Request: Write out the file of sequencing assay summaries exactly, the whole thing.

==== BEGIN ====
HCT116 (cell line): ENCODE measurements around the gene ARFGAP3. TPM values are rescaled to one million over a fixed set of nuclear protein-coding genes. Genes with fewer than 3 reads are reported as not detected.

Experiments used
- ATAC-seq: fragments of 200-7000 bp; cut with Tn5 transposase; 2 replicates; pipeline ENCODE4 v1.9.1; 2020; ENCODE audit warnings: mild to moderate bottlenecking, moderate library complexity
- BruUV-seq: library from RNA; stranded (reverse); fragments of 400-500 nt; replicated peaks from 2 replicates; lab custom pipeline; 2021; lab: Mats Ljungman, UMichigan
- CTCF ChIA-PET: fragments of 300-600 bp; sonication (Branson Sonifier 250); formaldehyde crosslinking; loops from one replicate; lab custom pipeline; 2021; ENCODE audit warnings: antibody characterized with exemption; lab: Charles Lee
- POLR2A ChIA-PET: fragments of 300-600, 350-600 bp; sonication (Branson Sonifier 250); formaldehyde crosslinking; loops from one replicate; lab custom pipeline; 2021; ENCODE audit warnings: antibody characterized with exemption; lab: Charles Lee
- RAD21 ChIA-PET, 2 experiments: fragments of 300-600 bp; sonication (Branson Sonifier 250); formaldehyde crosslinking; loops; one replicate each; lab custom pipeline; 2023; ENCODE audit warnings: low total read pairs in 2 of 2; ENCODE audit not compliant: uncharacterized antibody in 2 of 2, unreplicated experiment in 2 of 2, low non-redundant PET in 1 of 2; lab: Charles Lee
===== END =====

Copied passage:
HCT116 (cell line): ENCODE measurements around the gene ARFGAP3. TPM values are rescaled to one million over a fixed set of nuclear protein-coding genes. Genes with fewer than 3 reads are reported as not detected.

Experiments used
- ATAC-seq: fragments of 200-7000 bp; cut with Tn5 transposase; 2 replicates; pipeline ENCODE4 v1.9.1; 2020; ENCODE audit warnings: mild to moderate bottlenecking, moderate library complexity
- BruUV-seq: library from RNA; stranded (reverse); fragments of 400-500 nt; replicated peaks from 2 replicates; lab custom pipeline; 2021; lab: Mats Ljungman, UMichigan
- CTCF ChIA-PET: fragments of 300-600 bp; sonication (Branson Sonifier 250); formaldehyde crosslinking; loops from one replicate; lab custom pipeline; 2021; ENCODE audit warnings: antibody characterized with exemption; lab: Charles Lee
- POLR2A ChIA-PET: fragments of 300-600, 350-600 bp; sonication (Branson Sonifier 250); formaldehyde crosslinking; loops from one replicate; lab custom pipeline; 2021; ENCODE audit warnings: antibody characterized with exemption; lab: Charles Lee
- RAD21 ChIA-PET, 2 experiments: fragments of 300-600 bp; sonication (Branson Sonifier 250); formaldehyde crosslinking; loops; one replicate each; lab custom pipeline; 2023; ENCODE audit warnings: low total read pairs in 2 of 2; ENCODE audit not compliant: uncharacterized antibody in 2 of 2, unreplicated experiment in 2 of 2, low non-redundant PET in 1 of 2; lab: Charles Lee